Epiphytic cacti look nothing like the cacti varieties we are familiar with. They can live in any kind of weather. Epiphytic cacti aren’t parasitic in nature, but they grow on other living plants. Here is a complete guide to epiphytic cacti:
Epiphytic cacti are a type of cactus that do not need soil. They aren’t prickly and their needs differ from those of other cacti plants.
They are native to the rainforests in the central and southern parts of the United States. The rainfall doesn’t bother them. Instead, they thrive in tropical weather.
Epiphytic cacti grow on other plants. Their roots nestle in the crooks of other fully grown trees and feed on the organic matter that collects there. This is also where they absorb water and other essential nutrients.
Epiphytes are not limited to cacti. They can be found all over the plant kingdom. What’s special about epiphytic cacti is they create a vibrant hanging display when they grow on trees.
Many epiphytic cacti are brightly colored and grow flowers too. The best part is that they do no damage to the tree they are growing on. The tree lives and grows just as it would on its own.
Since they have such low requirements and make for a visual treat, they are very popular as houseplants. There is no hassle about adding fertilizer or balancing the soil pH for these plants—they literally grow like weeds once you plant them.
There are many kinds of epiphytic cacti. They all have the same kinds of needs and are extremely low maintenance. Here are the 4 genera of epiphytic cacti:
Cacti in the Rhipsalis genus are also known as mistletoe cacti. They are mostly found in South America and the Caribbean islands.
There are 35 species in this genus. Most of them grow flowers while others occur in vivid shades like red. Some of them are succulent, but it varies from species to species.
The Selenicereus genus of epiphytic cacti is native to Mexico and Central America. They are also known as moonlight cactus because their flowers bloom at night. The genus is named after the moon goddess Selene.
Some species of this genus produce edible plants. Dragon fruit is produced by a cactus of this genus. The fruits produced by other species in the genus look like differently colored dragon fruits.
The genus of Disocactus has many species of epiphytic cacti that can grow on both rocks and trees. Plants in this genus are easily recognizable from their unique stems. They start off round but flatten into a leaf-like shape towards the ends.
Species of this genus are native to the Caribbean and the northern part of South America. They bear brightly-colored flowers, making them a popular choice among homeowners.
Weberocereus is perhaps the least known genus of epiphytic cacti. Many species of flowering cacti are a part of this genus. The flowers are typically green or white. Most cacti in this genus can be found in Costa Rica or Nicaragua.
Epiphytic cacti are so low maintenance that we’re wondering why we are even writing this section! Here’s the most you need to do to take care of epiphytic cacti:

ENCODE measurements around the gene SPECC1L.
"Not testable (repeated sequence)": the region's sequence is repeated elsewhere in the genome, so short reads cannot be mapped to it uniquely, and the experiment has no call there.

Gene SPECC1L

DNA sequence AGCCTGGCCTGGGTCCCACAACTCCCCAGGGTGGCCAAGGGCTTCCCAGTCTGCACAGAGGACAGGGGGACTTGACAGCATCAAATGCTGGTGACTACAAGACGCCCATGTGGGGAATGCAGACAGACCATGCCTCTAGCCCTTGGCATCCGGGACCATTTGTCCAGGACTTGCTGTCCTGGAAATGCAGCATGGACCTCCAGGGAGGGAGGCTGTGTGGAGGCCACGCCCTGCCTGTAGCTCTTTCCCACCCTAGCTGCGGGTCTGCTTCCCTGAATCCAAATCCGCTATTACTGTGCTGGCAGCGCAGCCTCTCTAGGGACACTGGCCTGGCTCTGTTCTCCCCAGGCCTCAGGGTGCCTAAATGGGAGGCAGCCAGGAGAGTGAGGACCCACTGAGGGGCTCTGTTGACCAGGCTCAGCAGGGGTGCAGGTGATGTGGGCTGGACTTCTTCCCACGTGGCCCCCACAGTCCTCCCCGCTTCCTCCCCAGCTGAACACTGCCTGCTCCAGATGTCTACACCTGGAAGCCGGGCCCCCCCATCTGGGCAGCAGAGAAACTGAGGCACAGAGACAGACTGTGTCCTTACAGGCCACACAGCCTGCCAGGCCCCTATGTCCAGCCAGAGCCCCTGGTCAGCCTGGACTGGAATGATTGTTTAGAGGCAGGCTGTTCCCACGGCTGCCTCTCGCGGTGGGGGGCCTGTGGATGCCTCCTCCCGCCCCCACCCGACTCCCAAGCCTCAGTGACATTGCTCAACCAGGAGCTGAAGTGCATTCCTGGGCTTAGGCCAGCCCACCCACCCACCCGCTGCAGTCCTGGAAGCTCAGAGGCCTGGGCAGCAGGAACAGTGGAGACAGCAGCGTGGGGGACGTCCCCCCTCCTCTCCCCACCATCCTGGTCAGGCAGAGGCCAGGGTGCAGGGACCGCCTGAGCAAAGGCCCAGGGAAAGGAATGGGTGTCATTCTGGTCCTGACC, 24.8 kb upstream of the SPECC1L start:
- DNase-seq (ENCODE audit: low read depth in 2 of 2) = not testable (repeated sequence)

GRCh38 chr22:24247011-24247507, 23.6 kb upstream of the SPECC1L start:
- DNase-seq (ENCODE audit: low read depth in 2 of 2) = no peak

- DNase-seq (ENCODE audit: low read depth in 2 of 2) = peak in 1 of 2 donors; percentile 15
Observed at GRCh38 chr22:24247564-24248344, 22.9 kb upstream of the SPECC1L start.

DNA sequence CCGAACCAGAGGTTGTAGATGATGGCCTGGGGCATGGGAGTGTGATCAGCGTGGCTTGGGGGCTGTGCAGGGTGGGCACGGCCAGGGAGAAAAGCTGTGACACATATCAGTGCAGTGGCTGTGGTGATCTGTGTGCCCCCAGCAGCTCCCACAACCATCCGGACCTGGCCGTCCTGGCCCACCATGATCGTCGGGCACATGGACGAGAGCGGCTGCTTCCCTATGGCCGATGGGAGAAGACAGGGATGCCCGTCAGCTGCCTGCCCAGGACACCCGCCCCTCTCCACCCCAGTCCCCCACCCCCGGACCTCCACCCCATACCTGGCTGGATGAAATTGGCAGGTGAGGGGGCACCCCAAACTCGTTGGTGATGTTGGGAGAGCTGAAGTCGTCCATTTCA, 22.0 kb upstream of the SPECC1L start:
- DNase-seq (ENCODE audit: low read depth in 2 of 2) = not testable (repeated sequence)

As you know, epiphytic cacti do not need soil when they grow in the wild. They just sprout naturally wherever they find suitable conditions.
However, you probably don’t live in a tropical rainforest, so you need to create a growing medium for them. You can make a basic mix by mixing 60% perlite with 40% potting soil.
They need very little medium because the roots need exposure to the air. This is how they absorb moisture.
They do not need full sunlight. Patchy or filtered sunlight is enough for them to grow. It is best to expose them to morning or evening sunlight as it is not as harsh as the afternoon sun.
Epiphytic cacti need to stay damp. Their roots will absorb moisture as and when they need it. Watering once a week or once in 10 days is usually enough.
In the winter, when the cacti are dormant, water them just enough to keep them from drying out. If you want, you can use a 20-20-20 fertilizer during the growing period for an extra boost of nutrients.
Epiphytic cacti can be propagated in the following ways:
It is easy to propagate epiphytic cacti from seeds. Sprinkle some seeds on some fast-draining soil. Mist the soil with water. You do not need to ‘plant’ the seeds in the soil. Epiphytic cacti need to stay a little exposed to the air to grow.
Keep misting the seeds with water as and when the soil dries. These cacti grow very slowly. You don’t need to bother about repotting them for another 2 years.
This is a faster method to propagate epiphytic cacti. Cacti propagated in this manner have faster growth and bloom quickly.
Make sure you use clean gardening tools to prevent the spread of disease. Remember to let the wounds heal and from calluses before you repot them.
Some species of epiphytic cacti, like bromeliads, can be propagated by pups. As the plant grows, it is surrounded by smaller pups clustered together. These pups can be removed and planted elsewhere.
They will mature and grow bigger once they separate from the group. Pups can be harvested once they reach ⅓rd the height of the parent plant. As always, use sterile equipment and let the cuts heal before you plant the cactus.